Create your own computer games. Compete in national cybersecurity competitions. Build autonomous robots to navigate mazes. Code a compiler or simple operating system.
Apply your skills to practical problems using knowledge from other fields.
Studying computer science at Evergreen will give you the knowledge and tools to design, build, and understand complex computer systems. You’ll get to apply your skills to practical problems using knowledge from other fields, such as music, art, linguistics, physics, statistics, and ecology.
Computer science is a dynamic and interdisciplinary field of study and Evergreen provides you with the opportunity to work on projects that apply theory to real problems and to participate in exciting challenges. For example, the program Computing Practice and Theory has combined the analysis of forest ecology data from the Pacific Northwest with machine learning.
Computer science students at Evergreen have also participated in cybersecurity competitions and won awards, including at the Pacific Rim Collegiate Cyber Defense Competition.
At Evergreen, you can explore computer science at a range of levels—whether you want to gain a basic understanding of how computers work or you plan to become a computer science researcher or professional.
Join us in an education that doesn’t just change your life — it gives you the tools to change the world.
Computer Science Foundations
Offered Fall 2018–Winter 2019
You'll learn the intellectual concepts and skills that are essential for advanced work in computer science and beneficial for computing work in support of other disciplines. Achieve a deeper understanding of increasingly complex computing systems by acquiring knowledge and skills in mathematical abstraction, problem solving, and the organization and analysis of hardware and software systems. The program covers material such as algorithms, data structures, computer organization and architecture, logic, discrete mathematics, and programming in the context of the liberal arts.
We will explore our curriculum by way of lectures, programming labs, workshops, and seminars.
Our graduates have gone on to a range of professions, including working for Canonical (the developer of the Linux Ubuntu operating system), a medical software startup, and as developers for F5 Networks (which makes network routers and firewalls), IT specialists for Twitter, and software engineers for Washington state.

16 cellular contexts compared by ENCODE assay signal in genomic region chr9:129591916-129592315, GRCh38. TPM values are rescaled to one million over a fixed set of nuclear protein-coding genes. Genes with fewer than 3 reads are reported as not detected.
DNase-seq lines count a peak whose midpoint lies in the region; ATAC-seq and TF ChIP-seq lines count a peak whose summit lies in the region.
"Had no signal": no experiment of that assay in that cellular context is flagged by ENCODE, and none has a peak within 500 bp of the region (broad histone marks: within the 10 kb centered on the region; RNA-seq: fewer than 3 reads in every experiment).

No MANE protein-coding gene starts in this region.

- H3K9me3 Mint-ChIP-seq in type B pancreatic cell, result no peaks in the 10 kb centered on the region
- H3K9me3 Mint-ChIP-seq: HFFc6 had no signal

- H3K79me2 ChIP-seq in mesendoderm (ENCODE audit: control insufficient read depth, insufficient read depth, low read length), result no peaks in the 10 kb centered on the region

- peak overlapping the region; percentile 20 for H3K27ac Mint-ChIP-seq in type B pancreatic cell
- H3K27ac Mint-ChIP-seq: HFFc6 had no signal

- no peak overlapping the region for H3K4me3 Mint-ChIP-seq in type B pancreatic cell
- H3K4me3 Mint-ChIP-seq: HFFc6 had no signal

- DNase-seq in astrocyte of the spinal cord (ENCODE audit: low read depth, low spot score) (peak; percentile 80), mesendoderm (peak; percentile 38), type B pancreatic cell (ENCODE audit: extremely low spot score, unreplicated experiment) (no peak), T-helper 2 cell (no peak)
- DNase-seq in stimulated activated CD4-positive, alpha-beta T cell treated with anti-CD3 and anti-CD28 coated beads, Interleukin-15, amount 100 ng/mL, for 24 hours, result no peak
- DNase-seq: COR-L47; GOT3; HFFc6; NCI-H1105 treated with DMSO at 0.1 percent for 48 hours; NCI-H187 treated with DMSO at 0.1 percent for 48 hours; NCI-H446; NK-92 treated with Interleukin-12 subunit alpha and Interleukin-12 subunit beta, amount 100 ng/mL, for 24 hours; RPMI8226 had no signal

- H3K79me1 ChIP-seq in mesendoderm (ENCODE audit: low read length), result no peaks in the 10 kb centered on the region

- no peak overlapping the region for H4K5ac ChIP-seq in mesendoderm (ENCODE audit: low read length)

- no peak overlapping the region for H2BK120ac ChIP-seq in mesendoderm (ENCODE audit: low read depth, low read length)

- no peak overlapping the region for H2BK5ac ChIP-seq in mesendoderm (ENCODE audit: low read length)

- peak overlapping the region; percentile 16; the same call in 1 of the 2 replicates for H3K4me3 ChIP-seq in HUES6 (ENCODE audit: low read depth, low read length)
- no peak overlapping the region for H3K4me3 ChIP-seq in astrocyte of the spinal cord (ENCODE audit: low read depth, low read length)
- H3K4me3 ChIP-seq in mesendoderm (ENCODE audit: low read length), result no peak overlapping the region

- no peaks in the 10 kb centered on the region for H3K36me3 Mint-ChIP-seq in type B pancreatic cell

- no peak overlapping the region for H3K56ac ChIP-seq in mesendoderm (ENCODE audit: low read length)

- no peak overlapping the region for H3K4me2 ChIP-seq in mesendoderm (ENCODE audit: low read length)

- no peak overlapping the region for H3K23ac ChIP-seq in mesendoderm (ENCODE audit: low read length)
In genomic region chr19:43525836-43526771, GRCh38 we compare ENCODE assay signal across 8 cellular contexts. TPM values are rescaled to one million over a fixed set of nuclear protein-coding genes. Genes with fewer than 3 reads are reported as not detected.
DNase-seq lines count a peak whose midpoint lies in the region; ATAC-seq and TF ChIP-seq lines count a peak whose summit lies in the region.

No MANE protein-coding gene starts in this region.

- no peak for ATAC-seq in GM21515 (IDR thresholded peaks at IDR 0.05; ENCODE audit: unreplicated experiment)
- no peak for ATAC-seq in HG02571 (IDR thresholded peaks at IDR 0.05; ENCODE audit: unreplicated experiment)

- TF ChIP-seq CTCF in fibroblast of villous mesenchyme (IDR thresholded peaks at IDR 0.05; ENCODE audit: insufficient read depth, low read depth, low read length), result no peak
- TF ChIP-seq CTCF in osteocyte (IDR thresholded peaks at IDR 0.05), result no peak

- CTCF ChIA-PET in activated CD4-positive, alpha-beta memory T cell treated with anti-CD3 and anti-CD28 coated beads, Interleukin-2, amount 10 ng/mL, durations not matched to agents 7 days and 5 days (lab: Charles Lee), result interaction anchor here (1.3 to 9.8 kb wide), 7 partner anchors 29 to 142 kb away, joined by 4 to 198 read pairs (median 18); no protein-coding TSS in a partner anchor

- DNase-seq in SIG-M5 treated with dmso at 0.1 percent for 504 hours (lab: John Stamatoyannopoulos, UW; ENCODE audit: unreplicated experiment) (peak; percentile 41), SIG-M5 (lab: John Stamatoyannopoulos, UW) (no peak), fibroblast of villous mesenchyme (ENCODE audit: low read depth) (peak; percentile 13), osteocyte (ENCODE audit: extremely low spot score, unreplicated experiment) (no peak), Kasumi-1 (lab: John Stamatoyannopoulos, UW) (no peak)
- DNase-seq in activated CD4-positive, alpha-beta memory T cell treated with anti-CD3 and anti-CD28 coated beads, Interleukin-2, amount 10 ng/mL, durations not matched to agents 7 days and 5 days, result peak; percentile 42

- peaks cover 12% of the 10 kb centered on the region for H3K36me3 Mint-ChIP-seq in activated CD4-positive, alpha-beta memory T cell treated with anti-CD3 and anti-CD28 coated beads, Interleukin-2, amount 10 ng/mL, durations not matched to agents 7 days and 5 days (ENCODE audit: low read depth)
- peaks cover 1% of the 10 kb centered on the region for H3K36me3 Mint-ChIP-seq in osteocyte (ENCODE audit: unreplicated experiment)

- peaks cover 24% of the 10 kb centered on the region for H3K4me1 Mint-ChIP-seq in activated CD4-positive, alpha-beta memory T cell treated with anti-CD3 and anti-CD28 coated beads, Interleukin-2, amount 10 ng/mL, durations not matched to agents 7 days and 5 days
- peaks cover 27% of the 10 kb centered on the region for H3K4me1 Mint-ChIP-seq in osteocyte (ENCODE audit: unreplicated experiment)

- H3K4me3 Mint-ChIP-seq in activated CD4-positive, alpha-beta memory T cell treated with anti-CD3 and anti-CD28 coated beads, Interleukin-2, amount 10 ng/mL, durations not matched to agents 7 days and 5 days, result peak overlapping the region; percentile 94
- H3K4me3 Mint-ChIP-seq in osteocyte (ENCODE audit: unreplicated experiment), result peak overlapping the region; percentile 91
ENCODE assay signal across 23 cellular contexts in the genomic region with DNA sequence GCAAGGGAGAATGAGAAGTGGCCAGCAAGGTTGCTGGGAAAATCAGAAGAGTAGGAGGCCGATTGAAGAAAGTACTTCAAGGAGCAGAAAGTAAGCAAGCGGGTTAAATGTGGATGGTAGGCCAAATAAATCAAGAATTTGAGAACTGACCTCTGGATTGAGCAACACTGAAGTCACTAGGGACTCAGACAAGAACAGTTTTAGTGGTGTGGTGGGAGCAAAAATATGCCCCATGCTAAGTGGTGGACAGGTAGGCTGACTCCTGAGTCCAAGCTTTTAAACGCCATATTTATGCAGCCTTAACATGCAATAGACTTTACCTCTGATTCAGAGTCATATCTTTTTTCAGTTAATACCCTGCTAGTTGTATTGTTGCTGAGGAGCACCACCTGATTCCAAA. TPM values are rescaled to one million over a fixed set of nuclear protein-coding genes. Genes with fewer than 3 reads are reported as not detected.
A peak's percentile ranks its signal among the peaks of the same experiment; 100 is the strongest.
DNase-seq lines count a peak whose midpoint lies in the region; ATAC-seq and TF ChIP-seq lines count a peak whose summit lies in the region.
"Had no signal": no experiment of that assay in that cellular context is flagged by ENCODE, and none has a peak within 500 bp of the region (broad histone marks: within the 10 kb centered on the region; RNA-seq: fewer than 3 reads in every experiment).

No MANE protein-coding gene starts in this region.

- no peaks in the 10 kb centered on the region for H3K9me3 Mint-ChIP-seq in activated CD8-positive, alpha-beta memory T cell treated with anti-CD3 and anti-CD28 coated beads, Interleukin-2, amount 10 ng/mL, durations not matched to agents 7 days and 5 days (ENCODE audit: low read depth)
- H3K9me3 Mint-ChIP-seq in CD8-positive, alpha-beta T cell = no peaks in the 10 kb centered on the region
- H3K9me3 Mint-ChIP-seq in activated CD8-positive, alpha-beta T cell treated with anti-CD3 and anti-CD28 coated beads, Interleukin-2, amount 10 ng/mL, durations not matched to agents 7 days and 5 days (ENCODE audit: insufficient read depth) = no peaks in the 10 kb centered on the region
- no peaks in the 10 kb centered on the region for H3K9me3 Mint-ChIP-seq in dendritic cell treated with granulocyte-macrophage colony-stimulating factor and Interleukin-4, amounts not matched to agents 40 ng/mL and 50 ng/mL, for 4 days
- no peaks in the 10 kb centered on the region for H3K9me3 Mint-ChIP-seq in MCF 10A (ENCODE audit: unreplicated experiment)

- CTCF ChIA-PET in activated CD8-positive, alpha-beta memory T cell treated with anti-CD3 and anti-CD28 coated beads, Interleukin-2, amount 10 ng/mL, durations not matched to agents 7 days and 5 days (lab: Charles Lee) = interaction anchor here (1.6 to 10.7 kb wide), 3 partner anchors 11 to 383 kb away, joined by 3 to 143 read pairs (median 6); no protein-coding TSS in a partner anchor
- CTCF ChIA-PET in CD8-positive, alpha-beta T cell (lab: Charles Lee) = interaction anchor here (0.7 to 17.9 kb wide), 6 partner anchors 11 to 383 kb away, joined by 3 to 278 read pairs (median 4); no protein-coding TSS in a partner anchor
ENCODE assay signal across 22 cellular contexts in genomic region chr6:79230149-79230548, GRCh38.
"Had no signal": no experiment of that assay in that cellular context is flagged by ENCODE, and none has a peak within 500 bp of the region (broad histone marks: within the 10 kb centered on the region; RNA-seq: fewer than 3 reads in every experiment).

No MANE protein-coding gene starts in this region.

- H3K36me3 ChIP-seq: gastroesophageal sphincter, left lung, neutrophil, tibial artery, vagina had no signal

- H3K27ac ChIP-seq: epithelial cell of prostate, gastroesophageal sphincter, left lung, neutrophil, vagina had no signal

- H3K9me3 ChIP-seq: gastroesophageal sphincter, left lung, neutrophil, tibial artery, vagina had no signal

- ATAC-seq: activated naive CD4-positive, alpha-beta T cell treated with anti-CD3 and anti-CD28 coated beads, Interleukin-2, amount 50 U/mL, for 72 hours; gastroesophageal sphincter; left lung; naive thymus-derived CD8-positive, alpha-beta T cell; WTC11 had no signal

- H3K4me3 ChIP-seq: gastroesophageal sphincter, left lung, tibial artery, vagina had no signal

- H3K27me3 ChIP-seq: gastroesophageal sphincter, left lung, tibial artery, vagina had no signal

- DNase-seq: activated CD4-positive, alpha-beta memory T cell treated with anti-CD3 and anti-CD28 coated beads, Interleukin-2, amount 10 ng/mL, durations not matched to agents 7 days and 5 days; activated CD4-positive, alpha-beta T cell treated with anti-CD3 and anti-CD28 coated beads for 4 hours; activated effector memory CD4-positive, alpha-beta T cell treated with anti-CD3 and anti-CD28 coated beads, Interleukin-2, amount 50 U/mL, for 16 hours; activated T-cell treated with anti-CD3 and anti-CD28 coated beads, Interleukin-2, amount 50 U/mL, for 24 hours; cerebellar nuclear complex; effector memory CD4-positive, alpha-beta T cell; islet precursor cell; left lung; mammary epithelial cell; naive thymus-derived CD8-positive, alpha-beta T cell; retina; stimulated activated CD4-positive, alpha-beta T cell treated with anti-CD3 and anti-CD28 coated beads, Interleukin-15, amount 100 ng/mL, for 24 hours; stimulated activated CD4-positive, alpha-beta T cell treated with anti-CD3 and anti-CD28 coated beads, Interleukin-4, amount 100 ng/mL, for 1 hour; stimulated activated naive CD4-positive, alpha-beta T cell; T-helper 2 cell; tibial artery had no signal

Facilities & Resources
You’ll work on projects that apply theory to real problems and participate in exciting challenges.
Academic Computing Center
As Evergreen’s computing hub, the center has four computing classrooms and offers printers, scanners, and a commons area that boasts more than 50 computers running Mac OS 10.7, Windows 7, or Ubuntu Linux. It also has several specialty stations, including a digital video workstation and an audio workstation. Student techs and Academic Computing staff are available to assist with computing questions and needs.
Computer Applications Lab (the CAL)
The home of Scientific Computing at Evergreen, the CAL supports students enrolled in the physical and natural sciences. Each of its two teaching labs contains 26 workstations.
PLATO Technology and Lecture Series Grants
Royalties received from the PLATO computer-aided instruction materials developed at Evergreen support technology grants and an annual lecture series on computer-related topics. The Lecture Series (a.k.a. Cutting Edge Symposium) supports an annual guest speaker series on computers and technology. Some past themes include computers in the arts, software engineering, artificial intelligence, and the Internet. Technology grants support projects that strengthen and enhance curriculum incorporating the use of computer technology.
Evergreen offers students a collection of tools to make robots, including Arduino microcontrollers, Scribblers, and iRobots.
The QuaSR Center
Evergreen’s QuaSR (Quantitative and Symbolic Reasoning) Center provides a supportive space for students who need assistance in math, economics, biology, chemistry, physics, statistics, music reading, and anything else scientific or mathematical. During the school year, drop-in tutoring is available six days a week. Many students use the QuaSR Center to do homework and get occasional help when they need it. Others come for more individual help or to work in small groups. The center’s student tutors have demonstrated expertise in the subjects they teach.
How to Choose Your Path
You’ll choose what you study to earn a Bachelor’s degree that’s meaningful to you. Some students decide their programs as they go, while others chart their course in advance.
Aim for both breadth and depth; explore fields that may be related or that may seem very distant. You'll be surprised at what you discover.
If you're new to college, look for programs where you can gain a foundation, build key skills, and broaden your knowledge (FR only, FR-SO, or FR-SR).
If you already have a foundation in this field, look for programs with intermediate or advanced material (SO-SR, JR-SR, or FR-SR). These programs may include community-based learning and in-depth research. Some of these programs have specific prerequisites; check the description for details.
Talk to an academic advisor to get help figuring out what coursework is best for you.
|Class Standing||Quarters Offered||Credits|
|Advanced Electronics in Music II||SO-SR||4|
|Advanced Web Design||FR-SR||4|
|Computability and Language Theory||SO-SR||16|
|Computer Music, Digital Signal Processing, Acoustics and Aesthetics||SO-SR||16|
|Computer Science Foundations||SO-SR||16|
|Data Structures and Algorithms||SO-SR||16|
|Introduction to Computer Programming||FR-SR||4|
|Physical Computing in the Arts||FR-SR||4|
|Physical Computing in the Arts||FR-SR||4|
|Writing Machines: Computer Programming and Literature||FR||12, 14|